“… As the things stand today, not to enquire about Netaji's fate in Russia will be a blunder of national magnitude with far reaching consequence. Posterity will never forgive us for such a criminal negligence in the affairs of a national hero of the highest order.”
The above paragraph is extracted from the 1965 book “Netaji Mystery” by Dr Satyanarayan Sinha, now deceased lawmaker and diplomat, who had played a pivotal role in creating awareness about resolving the controversy surrounding Netaji's disappearance.
On October 17, 1970, Sinha, then in his 60s, was summoned before the Khosla Commission formed by Indira Gandhi to probe Netaji's disappearance. Under oath, he told the commission that Netaji did not die in the plane crash and was imprisoned by the Soviets in Yakutsk Prison in Siberia.
Several camps were erected in Yakutsk by the river Lena to lodge prisoners of war and political dissidents. They were employed in building new shafts for coal mines, roads, dams etc. Each camp, known as Gulag, had 500 to 1,000 captives living with minimum facilities.
Very few could survive the harsh weather and primitive living conditions in this coldest city on earth. One of the lucky ones was Kozlov, a former Soviet secret police agent rehabilitated later by the Soviet government.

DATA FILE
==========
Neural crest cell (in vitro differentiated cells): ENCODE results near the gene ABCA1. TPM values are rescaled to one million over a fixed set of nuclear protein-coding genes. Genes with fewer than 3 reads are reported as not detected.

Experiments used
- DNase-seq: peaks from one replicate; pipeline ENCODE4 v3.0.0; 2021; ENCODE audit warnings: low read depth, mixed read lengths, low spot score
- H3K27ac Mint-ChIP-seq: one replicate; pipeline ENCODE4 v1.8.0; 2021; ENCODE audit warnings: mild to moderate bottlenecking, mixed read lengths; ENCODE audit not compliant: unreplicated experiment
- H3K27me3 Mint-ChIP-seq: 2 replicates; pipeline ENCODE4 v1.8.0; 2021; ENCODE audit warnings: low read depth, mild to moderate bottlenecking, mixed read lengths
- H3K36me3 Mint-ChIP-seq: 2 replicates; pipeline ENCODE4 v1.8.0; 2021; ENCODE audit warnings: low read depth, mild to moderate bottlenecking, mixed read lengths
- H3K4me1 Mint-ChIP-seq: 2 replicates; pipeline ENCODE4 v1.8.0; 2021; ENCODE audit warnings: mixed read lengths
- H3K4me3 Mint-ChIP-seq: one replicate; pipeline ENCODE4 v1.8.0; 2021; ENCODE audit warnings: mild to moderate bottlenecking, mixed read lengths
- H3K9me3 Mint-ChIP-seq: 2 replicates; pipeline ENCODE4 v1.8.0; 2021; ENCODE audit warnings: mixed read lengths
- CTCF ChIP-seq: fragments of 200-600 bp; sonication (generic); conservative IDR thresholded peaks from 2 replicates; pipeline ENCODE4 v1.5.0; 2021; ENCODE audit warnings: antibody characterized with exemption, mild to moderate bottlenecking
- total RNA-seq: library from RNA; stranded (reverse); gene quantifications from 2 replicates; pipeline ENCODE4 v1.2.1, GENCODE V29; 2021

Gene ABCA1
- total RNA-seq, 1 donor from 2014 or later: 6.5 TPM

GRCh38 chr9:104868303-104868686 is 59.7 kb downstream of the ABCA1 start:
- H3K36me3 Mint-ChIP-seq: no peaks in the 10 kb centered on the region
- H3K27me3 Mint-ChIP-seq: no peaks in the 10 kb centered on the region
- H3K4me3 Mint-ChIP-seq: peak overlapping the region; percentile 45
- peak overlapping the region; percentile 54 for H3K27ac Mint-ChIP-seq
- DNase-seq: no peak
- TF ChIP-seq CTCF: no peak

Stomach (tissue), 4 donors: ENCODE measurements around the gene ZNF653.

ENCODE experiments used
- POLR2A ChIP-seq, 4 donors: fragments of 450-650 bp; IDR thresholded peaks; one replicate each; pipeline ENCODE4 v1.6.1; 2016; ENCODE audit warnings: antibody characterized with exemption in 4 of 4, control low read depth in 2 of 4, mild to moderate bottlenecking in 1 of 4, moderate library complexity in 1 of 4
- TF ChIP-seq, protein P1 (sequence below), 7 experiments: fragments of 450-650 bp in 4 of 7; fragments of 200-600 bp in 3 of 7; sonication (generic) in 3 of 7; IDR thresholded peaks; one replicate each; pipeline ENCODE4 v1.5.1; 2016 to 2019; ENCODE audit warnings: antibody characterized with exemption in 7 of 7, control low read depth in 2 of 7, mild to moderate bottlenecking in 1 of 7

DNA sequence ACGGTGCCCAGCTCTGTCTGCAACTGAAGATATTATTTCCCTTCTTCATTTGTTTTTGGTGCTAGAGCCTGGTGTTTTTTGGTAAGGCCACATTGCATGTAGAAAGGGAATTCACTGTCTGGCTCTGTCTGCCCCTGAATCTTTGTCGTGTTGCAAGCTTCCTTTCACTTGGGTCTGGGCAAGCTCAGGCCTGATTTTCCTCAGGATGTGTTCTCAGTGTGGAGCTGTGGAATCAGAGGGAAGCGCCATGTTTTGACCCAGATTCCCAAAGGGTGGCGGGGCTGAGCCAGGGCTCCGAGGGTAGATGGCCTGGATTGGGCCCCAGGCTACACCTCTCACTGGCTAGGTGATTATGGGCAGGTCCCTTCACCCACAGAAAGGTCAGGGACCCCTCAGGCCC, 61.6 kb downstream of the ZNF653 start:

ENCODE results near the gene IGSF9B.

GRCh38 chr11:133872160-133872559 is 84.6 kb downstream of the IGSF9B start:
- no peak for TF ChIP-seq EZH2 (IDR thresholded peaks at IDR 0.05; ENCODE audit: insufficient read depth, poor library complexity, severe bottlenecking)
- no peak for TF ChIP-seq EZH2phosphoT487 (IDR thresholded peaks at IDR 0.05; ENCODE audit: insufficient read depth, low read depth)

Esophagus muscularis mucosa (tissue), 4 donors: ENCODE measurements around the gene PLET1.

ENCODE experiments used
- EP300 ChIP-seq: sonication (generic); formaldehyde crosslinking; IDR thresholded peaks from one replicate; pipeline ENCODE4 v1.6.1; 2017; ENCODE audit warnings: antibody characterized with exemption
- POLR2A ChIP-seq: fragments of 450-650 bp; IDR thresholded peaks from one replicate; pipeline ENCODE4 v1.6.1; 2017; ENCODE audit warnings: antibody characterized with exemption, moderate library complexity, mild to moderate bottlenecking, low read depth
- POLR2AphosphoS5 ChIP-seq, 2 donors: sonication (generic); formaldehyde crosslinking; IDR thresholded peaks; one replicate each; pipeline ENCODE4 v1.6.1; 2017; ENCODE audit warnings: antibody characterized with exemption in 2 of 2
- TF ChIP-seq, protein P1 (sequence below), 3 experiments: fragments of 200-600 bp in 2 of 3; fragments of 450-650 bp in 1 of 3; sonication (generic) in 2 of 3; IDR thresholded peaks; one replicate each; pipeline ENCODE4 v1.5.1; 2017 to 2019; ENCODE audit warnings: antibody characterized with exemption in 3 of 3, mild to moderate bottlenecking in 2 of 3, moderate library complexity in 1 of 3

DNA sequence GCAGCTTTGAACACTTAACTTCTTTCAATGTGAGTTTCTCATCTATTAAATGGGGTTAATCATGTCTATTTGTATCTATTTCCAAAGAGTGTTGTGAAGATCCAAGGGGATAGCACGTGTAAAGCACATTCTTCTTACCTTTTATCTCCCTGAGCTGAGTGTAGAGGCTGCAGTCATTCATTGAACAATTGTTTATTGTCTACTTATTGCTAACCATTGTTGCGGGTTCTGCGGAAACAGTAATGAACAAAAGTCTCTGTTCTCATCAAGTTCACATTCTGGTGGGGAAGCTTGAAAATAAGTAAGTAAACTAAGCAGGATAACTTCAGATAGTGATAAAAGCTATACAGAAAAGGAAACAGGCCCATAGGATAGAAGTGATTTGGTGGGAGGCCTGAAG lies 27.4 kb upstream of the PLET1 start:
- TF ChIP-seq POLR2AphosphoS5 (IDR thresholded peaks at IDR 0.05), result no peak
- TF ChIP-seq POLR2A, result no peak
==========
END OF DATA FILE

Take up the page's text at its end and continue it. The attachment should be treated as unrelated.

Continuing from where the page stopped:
Sinha testified that in 1954, he met Kozlov in Moscow. The former agent told him that Netaji was imprisoned in cell number 45 of Yakutsk Prison in Siberia. The commission had received this overwhelming evidence but ultimately decided to ignore it.
Sinha was not the only one to believe this version.
Purabi Roy, a professor of Calcutta University and prominent Indian academician, found out a report written by a KGB agent in 1946 about the political situation in India. The report said, "…. it is not possible to work with Nehru or Gandhi, we have to use Subhas Bose”. That implies in 1946 Bose was still alive.
Purabi Roy was sent as part of Asiatic Society's three-member team to the Oriental Institute, Moscow to study Indian documents from 1917-1947. Her findings were: There are a lot of materials on Subhas bose in the Military Archive in Omsk, where the Free Government of India in Exile (or Azad Hind Government) had a consulate during the Second world War. Just a request from the Government of India would be sufficient for the Russian authority to open that archive. Prof Purabi Roy wrote to New Delhi about it and as a result her research was terminated by the Indian government and she could not go back to Russia again.
Very recently, BJP leader Subramanian Swamy claimed that Netaji did not die in a plane crash in 1945 but was killed at the instance of Soviet dictator Joseph Stalin.
"According to the papers that exist with us, Bose had faked his death and escaped to Manchuria in China which was under Russian occupation, hoping Russia would look after him. But Stalin put him in a jail in Siberia. Somewhere around 1953, he hanged or suffocated Bose to death," said Swamy.
Swamy also claimed that the then Indian Prime Minister Jawaharlal Nehru was aware about Bose being held captive in Yakutsk Prison.
Sources: The New Indian Express, Times of India, Ivarta.com, Russia & India Report